When I studied linguistics, I was very taken by the concept of a Speech Act. This is the idea that by saying something in a certain context, it becomes more than just an utterance and instead actually causes something to change. A person could say “”I do” as many times as they want, but if they say it in front of a designated celebrant, while holding a ring and staring lovingly into the eyes of another human being, the phrase takes on the force of performing an action.
I have been pondering this concept during the last few weeks of Brexit madness in relation to the concept of a vote, or what makes a vote an actual vote. Clearly, me putting a cross on a random piece of paper is simply me doing a doodle. Me putting a cross on an official piece of paper and putting it into the designated box is me expressing my opinion, having it recorded and contributing to an overall result. To Vote means to perform a specifically prescribed action at the anointed time in the appointed place.
It seems to me that over the last few weeks, we have lost our sense of what the word vote actually means. It should always be enough to say that when there is a vote on something, it is clear and straightforward, and once the result comes in, then that is the end of the matter. But such is the controversy that swirls around the big dilemmas currently facing us, that it has become necessary to characterise voting in specific ways, as if by elevating it from just voting itself, it will somehow have more import.
I am not the first person to point out that any vote in the UK Parliament should be meaningful (unless it is one of the now much talked about “indicative” votes, of course). After all, what is the point of MPs spending their time voting for something if there isn’t a reason for it? And yet, the phrase ‘Meaningful Vote’ has crept into into our discourse to characterise the definitive judgement on Theresa May’s Brexit deal.
Remember, she never wanted such a vote to begin with, and was only bounced into holding a vote at all by a ruling from the Supreme Court. And the phrase meaningful vote passed from being what seemed a vague term to describe the final vote to the title of the vote itself, with its sequels of Meaningful Vote 2 or MV3 sounding like a bad film franchise rather than the political horror movie they actually are.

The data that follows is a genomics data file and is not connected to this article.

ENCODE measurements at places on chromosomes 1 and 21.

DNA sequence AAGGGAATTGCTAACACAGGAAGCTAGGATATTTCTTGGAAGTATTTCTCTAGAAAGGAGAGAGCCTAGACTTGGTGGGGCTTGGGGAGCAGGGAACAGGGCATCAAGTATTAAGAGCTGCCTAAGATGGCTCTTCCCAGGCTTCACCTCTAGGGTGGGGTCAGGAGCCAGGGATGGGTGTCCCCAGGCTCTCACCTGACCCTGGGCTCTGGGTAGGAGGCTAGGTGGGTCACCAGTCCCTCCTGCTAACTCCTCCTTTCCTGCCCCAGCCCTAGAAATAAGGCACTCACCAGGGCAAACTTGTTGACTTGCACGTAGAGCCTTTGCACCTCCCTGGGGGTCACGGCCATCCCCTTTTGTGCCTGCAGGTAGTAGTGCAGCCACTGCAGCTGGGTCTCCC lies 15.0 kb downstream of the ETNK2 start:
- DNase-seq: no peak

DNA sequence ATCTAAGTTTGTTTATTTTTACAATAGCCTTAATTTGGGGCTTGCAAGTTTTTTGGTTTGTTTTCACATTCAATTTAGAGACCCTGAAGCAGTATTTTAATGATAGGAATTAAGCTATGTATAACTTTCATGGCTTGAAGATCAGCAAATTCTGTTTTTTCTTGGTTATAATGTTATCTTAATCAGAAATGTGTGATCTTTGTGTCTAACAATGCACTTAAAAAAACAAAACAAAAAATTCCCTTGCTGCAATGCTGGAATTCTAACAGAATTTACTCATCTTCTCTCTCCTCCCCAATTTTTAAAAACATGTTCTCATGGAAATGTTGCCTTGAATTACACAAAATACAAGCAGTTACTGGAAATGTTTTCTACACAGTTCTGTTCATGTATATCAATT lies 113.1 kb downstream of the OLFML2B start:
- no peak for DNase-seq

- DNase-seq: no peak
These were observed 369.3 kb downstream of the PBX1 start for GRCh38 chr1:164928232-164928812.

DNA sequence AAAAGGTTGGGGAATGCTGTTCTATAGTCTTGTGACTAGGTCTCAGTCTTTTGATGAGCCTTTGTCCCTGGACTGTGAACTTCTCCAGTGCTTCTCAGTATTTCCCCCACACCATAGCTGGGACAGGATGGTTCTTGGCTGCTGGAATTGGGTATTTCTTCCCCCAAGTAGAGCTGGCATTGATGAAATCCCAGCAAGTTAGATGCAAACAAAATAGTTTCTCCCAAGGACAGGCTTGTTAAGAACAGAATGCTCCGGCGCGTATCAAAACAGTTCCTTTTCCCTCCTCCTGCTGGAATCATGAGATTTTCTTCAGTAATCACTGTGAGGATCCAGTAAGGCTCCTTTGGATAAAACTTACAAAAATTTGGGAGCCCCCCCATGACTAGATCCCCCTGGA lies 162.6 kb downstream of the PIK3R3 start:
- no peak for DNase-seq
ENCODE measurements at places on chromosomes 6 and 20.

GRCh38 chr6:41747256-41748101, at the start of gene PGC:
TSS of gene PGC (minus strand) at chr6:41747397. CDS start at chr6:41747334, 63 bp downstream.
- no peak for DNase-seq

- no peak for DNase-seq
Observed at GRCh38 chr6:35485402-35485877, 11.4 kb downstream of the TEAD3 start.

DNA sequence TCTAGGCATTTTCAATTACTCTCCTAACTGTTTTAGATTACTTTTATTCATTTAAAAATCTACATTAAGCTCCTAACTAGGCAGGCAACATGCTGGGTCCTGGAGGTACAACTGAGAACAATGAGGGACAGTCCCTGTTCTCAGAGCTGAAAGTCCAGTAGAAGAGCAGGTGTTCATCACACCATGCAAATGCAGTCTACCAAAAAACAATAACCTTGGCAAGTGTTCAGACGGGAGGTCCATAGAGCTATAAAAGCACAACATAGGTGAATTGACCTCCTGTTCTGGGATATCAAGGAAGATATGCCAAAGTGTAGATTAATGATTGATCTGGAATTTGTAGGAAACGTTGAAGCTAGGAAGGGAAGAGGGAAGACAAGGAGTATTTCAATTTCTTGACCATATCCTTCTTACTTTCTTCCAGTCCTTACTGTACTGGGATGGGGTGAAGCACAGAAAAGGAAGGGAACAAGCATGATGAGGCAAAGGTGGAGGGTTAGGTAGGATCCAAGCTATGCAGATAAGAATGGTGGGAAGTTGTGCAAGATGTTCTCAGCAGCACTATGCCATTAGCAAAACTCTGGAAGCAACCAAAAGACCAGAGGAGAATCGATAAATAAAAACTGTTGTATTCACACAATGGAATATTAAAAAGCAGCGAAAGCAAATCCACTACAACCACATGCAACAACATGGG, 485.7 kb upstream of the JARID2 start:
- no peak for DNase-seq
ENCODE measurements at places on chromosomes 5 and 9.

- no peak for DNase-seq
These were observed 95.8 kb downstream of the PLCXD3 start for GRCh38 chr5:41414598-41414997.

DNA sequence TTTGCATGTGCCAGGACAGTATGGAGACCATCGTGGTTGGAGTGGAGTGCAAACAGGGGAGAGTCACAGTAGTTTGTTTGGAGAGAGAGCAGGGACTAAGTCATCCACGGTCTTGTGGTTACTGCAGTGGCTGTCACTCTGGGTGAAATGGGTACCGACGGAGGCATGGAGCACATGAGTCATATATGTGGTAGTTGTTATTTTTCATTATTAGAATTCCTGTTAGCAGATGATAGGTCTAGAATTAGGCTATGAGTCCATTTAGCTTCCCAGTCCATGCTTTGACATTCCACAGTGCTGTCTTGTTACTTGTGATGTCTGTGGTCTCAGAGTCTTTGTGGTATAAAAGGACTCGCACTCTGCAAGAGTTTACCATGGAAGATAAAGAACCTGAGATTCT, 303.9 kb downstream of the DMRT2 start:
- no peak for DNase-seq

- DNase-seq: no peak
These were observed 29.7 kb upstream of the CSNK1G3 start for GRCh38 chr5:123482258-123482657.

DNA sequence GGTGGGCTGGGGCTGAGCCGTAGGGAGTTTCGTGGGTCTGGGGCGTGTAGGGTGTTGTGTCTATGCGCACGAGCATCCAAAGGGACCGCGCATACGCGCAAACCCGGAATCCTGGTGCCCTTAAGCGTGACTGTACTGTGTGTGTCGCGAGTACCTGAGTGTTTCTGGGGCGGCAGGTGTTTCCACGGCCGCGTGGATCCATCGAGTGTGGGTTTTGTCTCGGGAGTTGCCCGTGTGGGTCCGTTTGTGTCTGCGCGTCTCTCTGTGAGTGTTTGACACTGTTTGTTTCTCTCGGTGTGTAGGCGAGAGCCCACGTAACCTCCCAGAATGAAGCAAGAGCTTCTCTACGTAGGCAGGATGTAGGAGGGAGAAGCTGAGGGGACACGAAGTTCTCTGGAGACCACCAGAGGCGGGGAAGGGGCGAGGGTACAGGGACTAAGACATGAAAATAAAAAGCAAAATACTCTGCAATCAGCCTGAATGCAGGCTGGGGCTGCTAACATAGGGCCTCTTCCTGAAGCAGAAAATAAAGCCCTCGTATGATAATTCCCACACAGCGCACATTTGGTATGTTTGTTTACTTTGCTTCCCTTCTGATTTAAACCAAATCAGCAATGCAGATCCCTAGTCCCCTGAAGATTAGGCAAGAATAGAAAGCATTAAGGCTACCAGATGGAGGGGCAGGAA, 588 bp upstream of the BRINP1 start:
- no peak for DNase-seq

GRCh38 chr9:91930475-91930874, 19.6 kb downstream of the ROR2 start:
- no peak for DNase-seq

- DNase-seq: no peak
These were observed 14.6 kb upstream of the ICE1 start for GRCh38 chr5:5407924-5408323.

But now that it has become a title, rather than the description of an activity, it has lost the essence of voting and become instead the backdrop to arguments and in-fighting. If another Meaningful Vote is to be held, it is no longer really about settling the Brexit debate and more about working out what it means for Theresa May or the future of the Government. People will not necessarily vote for the motion but for how their vote will be interpreted. Meaningful, but not in the way originally intended.
Meanwhile, the proponents of a second referendum have very cleverly hijacked the word Vote for their own ends with the term People’s Vote, trying to characterise another referendum as something different to what it actually is. Every national election held in the UK is a people’s vote, so the actual term a People’s Vote is tautological. But by defining it in these terms, it is an attempt to make it sound bigger and more inclusive than it actually is. Ardent Brexiteers say it is simply a chance to have another go, being promoted by people who didn’t like the result the first time round, a betrayal of democracy. Whether it is or not is not a matter for Wordability. But it does come across as a manipulative use of the English language to make something sound distinct from what is actually being proposed.
There are many countries in the world where democracy is a sham and the word vote has no actual meaning, even if people are invited to cast an opinion every so often. Many who voted leave in the 2016 Referendum already feel this way and feel that their vote is at risk of being rendered meaningless by the voting that has happened subsequent to this.
It is a huge concern that in the home of the ‘mother of parliaments’, the meaning of the word vote seems to be under such pressure.